People keep commenting on diet(12 Posts)
I'm doing LCHF (low carb high fat). I don't talk about it. So, at Easter meal, why do people feel the need to comment on what I'm eating. They do know, and for health reasons. First of all I have FIL asking in front of everyone, are you slimming or something, you haven't got much? (but, to be honest, he has done this for ever, seems to think is is funny, sigh). Then, my vegan niece asking me how the diet is going, what is it again, to which I say fine. But then get told how she feels we need to treat ourselves, it is Easter after all and goes into how she has exercised to burn off the treats in advance. It seems to be seen as some kind of criticism. Also comments about 'Oh, she wants the clotted cream' and raised eyebrows. It was tricky, as they had made lots of huge choc cakes and did feel a bit rude to refuse. Bit happily, I just don;t find lots of sugar a treat anymore, in fact it tastes really sweet. I was happy with my bit of roast chicken, veggies, and bowl of berries and cream.
AIBU? I wouldn't comment on others diets and never encourage her to eat meat, I respect the choice of being vegan even though I wouldn't be myself. Shouldn't others respect others choices in the same way, even if they don't agree?
YANBU. As well as being down right uncouth and bad mannered. People are far too over invested in what other people do.
I honestly couldn't give a shiny shit what anyone eats. I've still got to pay my mortage. Whether or not someone has a full cake to themselves or a bowl of carrots.
I've got enough worries of my own.
Get me a box to stand on
I thnk maybe next time, I will give one word answers, Great, thanks, feel fab, then change the subject.
YANBU, everyone in the world is an expert on diets I have also found being
obese overweight apparently gives everyone carte blanche to comment on everything you eat. I don't think it gets better once you've lost the weight either sadly.
Worst offenders tend to be people who have never been fat so have no idea what you are talking about or how you might find eating different to them, or fat people with no intention of dieting who want to feed you.
I would have made some allowances for Easter, and probably challenged the comments from the vegan, but generally the less people know about what diet you have chosen the better. Leaves you free to be 'just not that hungry today' and change the subject without having the third degree.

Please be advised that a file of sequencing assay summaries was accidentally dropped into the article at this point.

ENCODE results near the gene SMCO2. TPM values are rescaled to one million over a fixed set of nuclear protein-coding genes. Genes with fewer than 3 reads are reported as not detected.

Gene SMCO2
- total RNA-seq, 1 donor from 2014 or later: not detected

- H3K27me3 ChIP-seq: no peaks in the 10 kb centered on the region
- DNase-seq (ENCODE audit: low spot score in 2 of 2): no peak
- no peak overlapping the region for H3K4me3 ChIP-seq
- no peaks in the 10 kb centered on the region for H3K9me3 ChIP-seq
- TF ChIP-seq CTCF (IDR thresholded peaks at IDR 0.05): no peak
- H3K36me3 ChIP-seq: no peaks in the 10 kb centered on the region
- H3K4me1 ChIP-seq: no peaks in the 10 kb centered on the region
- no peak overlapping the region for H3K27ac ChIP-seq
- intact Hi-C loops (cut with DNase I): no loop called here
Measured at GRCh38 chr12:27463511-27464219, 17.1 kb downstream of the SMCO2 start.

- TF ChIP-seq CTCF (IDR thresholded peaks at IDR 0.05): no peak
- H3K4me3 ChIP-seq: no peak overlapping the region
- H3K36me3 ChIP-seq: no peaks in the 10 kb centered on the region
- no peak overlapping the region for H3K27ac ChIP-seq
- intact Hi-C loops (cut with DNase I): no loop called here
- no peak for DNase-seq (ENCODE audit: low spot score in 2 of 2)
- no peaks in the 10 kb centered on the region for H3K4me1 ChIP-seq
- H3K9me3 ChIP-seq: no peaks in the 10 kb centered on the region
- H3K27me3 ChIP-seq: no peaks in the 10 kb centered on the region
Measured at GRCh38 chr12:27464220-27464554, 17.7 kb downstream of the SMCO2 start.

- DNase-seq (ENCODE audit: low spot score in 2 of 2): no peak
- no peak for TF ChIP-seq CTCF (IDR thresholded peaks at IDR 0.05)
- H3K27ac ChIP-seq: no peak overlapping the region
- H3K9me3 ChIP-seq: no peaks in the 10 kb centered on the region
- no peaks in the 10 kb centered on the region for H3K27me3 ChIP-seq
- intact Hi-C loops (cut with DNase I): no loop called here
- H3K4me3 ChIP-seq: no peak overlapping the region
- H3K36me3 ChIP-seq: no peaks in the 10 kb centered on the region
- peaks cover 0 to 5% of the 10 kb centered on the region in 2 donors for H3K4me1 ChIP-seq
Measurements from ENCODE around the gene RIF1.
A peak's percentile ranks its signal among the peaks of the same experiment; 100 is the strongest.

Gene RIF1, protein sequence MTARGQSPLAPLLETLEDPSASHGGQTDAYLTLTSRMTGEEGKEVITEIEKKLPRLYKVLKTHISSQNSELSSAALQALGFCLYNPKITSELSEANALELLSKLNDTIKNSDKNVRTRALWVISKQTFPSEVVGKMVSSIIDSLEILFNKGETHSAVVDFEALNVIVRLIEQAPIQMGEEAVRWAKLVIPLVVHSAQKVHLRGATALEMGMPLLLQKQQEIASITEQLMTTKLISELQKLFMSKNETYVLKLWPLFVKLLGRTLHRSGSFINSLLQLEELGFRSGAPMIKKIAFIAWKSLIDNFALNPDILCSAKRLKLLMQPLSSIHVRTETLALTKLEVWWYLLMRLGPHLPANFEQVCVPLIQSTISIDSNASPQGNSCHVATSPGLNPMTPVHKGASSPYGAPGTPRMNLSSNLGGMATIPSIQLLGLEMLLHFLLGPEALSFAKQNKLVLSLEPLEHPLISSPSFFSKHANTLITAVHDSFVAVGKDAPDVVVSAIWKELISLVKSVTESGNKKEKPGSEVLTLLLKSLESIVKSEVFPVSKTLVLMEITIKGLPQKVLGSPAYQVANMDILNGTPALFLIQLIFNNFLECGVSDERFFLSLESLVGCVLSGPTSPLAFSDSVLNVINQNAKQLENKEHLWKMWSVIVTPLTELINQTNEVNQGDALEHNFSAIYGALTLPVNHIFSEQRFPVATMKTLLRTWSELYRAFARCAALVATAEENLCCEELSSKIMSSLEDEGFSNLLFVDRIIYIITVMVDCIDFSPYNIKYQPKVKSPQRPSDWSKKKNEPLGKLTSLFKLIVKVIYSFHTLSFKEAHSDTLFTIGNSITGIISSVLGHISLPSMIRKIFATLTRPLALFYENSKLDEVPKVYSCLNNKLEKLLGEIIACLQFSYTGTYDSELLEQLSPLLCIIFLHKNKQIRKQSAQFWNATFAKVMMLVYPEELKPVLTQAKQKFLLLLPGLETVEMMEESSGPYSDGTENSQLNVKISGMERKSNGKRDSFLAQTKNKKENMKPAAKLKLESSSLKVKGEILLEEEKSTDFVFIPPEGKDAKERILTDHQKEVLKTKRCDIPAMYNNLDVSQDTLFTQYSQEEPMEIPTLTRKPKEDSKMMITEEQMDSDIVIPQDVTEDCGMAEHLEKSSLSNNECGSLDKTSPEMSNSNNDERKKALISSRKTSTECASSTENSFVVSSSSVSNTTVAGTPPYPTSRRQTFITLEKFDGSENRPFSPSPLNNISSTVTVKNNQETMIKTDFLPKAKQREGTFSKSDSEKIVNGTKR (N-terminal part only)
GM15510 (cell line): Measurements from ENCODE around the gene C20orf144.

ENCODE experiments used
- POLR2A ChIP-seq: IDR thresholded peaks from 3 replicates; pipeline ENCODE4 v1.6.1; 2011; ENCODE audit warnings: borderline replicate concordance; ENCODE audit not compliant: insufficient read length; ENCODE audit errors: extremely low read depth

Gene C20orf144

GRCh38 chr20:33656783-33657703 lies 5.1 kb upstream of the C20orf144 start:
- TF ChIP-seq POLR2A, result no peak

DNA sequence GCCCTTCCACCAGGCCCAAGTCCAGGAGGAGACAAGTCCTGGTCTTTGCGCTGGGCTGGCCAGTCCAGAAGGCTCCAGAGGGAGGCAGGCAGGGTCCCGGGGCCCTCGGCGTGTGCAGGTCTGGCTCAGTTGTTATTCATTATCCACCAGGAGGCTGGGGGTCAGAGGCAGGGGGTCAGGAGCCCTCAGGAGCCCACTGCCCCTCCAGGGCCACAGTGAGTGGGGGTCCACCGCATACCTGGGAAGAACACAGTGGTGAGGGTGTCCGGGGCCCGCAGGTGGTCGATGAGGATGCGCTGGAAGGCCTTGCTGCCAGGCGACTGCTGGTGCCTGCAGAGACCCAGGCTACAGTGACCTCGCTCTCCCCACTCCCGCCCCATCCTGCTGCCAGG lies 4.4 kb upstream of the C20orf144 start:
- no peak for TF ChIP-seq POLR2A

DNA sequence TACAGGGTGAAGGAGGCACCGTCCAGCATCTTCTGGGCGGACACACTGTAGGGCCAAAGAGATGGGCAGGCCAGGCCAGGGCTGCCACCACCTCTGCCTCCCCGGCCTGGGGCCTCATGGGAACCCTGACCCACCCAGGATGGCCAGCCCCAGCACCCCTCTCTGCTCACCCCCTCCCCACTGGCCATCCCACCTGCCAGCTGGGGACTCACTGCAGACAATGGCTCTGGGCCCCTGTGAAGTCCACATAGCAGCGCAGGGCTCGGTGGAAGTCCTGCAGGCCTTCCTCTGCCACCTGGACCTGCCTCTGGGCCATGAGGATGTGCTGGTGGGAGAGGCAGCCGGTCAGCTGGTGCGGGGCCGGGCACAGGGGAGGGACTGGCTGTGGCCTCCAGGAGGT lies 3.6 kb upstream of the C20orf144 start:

Yes, good plan. and yes SIL and her daughter are very slim, and both of the low fat ilk. Also MIL in fact. So a bit outnumbered. So what kind of think could I say to the vegan if it starts again? They probably wouldn;t get the high fat stuff, but I could try I suppose..
I'd just point out that you don't try to convince them to eat meat/say their diet is unhealthy and you would be grateful if they could do the same for you.
DH is slim
bastard and he had literally no understanding at all of emotional eating/secret eating/carb cravings etc etc. He just eats one biscuit a day and puts the packet back in the cupboard. However he is not an insensitive git so quickly understood what I was on about and makes no comments about my weight at all. Unlike his parents...
You've done brilliantly for sticking to it over Easter bloody well done. I hate it when people draw attention to what you are eating. Definitely use some of the responses above !
"I'd just point out that you don't try to convince them to eat meat/say their diet is unhealthy and you would be grateful if they could do the same for you."
That's a good point. Thanks.
How about "I respect your food choices. Please respect my autonomy in the way I respect yours". Accompanied with a fixed stare.
If she persists, continue with "Of course, we can also discuss osteoprosis, anaemia and Alzheimer's. Are you sure you're getting enough calcium, iron and B12 to avoid developing those?" And "So how do you monitor the food miles in your diet?"
I worry about her tbh, she is quite young and intense. DS (12) has gone veggie after speaking to her, I have managed to get him to consider eating fish though.
I could also rave in about how I love fat, and how nice it is to eat cream, cheese etc without worrying (as they all are very scared of fat). And smile. And if they ask, tell them to read books like the Big Fat Surprise, and go on and on about the low fat diet and how it bad it is now thought to be. I haven't done this yet, as don't want to scare or worry them.
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